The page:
The plank is a test of core strength but it’s probably the most commonly botched movement in the world of groundwork. Lifters often pride themselves in being able to hold a plank for upward of three minutes, although it has zero translation to their actual core strength. Relying on your arms, shoulders and lower back to perform a plank allows a lifter to find much more muscular endurance for long holds compared to strictly using the muscles of your trunk in good form.

Build Your Foundation

Pull your quads tight by pushing your knees as high toward the ceiling as they’ll go. At the same time, pull inward as though you want to make your elbows touch your toes (or “drag the floor toward itself”). Just like the push-up example, you’ll notice that you can’t maintain this kind of tension and technical precision for a significant length of time — so don’t. Keep your focus on quality, and do multiple sets of 15 or so seconds each, creating as much abdominal tension as you possibly can for that time.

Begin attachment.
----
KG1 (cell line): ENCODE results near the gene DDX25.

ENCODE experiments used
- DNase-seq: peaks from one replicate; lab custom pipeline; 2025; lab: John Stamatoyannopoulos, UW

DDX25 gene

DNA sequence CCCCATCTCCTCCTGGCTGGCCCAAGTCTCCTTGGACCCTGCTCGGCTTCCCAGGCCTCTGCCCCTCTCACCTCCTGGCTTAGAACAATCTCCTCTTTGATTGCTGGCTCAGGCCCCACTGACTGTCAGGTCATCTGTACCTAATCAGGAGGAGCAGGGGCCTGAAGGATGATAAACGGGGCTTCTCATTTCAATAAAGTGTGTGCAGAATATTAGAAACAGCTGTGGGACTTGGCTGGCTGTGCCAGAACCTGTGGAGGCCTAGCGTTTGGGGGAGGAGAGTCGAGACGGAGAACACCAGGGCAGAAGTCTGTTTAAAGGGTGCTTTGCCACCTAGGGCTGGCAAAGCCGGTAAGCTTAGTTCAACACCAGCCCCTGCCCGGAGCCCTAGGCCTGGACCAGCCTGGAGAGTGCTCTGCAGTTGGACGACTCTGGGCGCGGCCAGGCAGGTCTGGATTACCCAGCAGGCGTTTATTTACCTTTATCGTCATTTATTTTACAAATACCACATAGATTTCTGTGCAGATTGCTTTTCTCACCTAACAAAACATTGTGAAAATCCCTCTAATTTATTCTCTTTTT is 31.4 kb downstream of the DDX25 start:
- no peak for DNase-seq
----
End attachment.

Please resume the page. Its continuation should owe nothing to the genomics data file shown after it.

Keep Your Hips Up

The first thing to fix when planking is the pelvic position. If you aren’t engaging your core muscles your hips will sink. Not only does this do nothing for core strength, but it strains your lower back. Raise your hips one or two inches higher, and then tuck your tailbone under by squeezing your glutes hard. Doing this will immediately engage the lower abs.

Try This

Once you’ve mastered the basic plank, remove a base of support for an additional challenge. Set a target such as a medicine ball or step at arm’s length in front of you and slowly reach forward to touch the top of it, alternating arms. Make sure you don’t lean over to support yourself each time an arm leaves the floor. Your body position should look like both arms are down the entire time. To ensure this, have a partner place a light object like your cell phone or shoe on your lower back. If it falls off, you have work to do.